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Implementation of the Commercial Advertisement Loudness Mitigation Act,
MB Docket No. 11-93
Consumers have long complained about excessively-loud commercials on television.
This is especially true when advertisements are dramatically louder than the programming they
accompany. It’s a small thing. But for many viewers, it’s irritating in a big way.
So Congress decided to do something about it. In the Commercial Loudness Mitigation
(CALM) Act, Congress directed the Commission to incorporate by reference industry technical
standards designed to control the volume of digital programming offered on broadcast television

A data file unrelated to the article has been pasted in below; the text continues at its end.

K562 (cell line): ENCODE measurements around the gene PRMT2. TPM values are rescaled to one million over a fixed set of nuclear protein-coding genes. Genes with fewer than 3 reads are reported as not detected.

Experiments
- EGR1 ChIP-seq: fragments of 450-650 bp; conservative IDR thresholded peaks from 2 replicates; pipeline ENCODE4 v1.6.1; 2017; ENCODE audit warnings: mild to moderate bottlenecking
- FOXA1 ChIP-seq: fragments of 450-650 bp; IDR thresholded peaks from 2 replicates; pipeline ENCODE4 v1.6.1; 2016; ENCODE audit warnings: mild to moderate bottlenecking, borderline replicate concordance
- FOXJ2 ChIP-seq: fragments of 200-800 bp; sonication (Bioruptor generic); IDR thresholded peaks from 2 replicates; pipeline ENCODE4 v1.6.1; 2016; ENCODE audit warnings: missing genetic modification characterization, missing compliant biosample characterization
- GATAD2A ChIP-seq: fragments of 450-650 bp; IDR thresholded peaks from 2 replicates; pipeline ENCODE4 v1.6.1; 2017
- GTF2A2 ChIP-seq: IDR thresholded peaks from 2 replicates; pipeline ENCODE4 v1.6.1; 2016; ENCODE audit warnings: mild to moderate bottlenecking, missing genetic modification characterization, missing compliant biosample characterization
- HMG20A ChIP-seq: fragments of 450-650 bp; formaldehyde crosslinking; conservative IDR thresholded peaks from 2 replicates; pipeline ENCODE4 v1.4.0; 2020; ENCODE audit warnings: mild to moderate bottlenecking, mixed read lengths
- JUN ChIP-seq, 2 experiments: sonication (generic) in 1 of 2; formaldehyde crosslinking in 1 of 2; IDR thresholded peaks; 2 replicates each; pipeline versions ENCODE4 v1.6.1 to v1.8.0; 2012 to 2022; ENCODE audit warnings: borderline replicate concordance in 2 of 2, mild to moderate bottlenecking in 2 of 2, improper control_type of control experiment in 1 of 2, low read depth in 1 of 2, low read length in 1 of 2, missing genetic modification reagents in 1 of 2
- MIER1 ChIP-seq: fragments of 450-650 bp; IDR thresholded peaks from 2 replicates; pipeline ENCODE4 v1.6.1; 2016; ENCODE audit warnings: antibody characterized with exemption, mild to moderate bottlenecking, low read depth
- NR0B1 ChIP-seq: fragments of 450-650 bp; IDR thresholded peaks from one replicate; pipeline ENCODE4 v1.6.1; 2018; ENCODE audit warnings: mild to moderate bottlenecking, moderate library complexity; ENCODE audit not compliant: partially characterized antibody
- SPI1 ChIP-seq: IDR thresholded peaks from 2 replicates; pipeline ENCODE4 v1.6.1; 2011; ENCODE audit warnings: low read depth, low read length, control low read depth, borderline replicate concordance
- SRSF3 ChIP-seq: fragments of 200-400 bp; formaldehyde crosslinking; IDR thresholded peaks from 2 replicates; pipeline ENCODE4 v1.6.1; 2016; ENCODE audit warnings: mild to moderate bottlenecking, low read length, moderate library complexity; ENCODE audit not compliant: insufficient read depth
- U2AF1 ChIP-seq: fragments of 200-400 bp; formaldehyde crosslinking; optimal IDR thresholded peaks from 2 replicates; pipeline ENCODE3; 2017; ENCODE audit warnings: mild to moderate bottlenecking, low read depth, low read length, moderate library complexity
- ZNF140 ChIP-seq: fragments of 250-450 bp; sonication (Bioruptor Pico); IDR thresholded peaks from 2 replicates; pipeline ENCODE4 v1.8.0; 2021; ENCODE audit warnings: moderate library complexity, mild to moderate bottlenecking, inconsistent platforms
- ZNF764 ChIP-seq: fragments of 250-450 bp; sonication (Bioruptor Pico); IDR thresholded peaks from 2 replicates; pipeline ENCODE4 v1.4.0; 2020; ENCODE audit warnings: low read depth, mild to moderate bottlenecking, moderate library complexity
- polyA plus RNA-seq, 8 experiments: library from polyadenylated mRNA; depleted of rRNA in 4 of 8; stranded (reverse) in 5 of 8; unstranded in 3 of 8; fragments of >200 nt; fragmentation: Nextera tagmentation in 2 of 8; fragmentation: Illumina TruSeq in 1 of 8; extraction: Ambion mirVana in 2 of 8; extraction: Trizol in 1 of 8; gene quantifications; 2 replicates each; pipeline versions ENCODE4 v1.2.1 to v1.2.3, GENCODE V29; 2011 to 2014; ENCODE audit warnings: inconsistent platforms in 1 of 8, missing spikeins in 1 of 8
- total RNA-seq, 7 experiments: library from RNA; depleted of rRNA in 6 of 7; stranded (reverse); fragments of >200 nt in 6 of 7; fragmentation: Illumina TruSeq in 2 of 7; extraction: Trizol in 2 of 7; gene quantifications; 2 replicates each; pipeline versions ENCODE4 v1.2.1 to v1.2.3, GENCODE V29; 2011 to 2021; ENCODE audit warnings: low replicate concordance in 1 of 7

and through multichannel video programming distributors. The Commission implemented this
law in 2011. Our rules became effective in 2012. Today, we build on what has come before by
adopting a rulemaking designed to make sure that as technology evolves, our policies remain up-
So far, so good. But to ensure that the CALM Act really has a meaningful effect will
require more than just rulemakings. Since our rules became effective, the Commission has
received nearly 20,000 complaints involving excessively-loud commercials. By any measure,
that is a lot. Viewers are—quite literally—reaching out to us and asking us to take action. That
is why I support the request made by Representative Anna Eshoo and Senator Sheldon
Whitehouse to issue quarterly reports that identify patterns of CALM Act noncompliance. I
believe this will not only facilitate enforcement of our rules—it could help us put this irritating,
persistent problem to rest.

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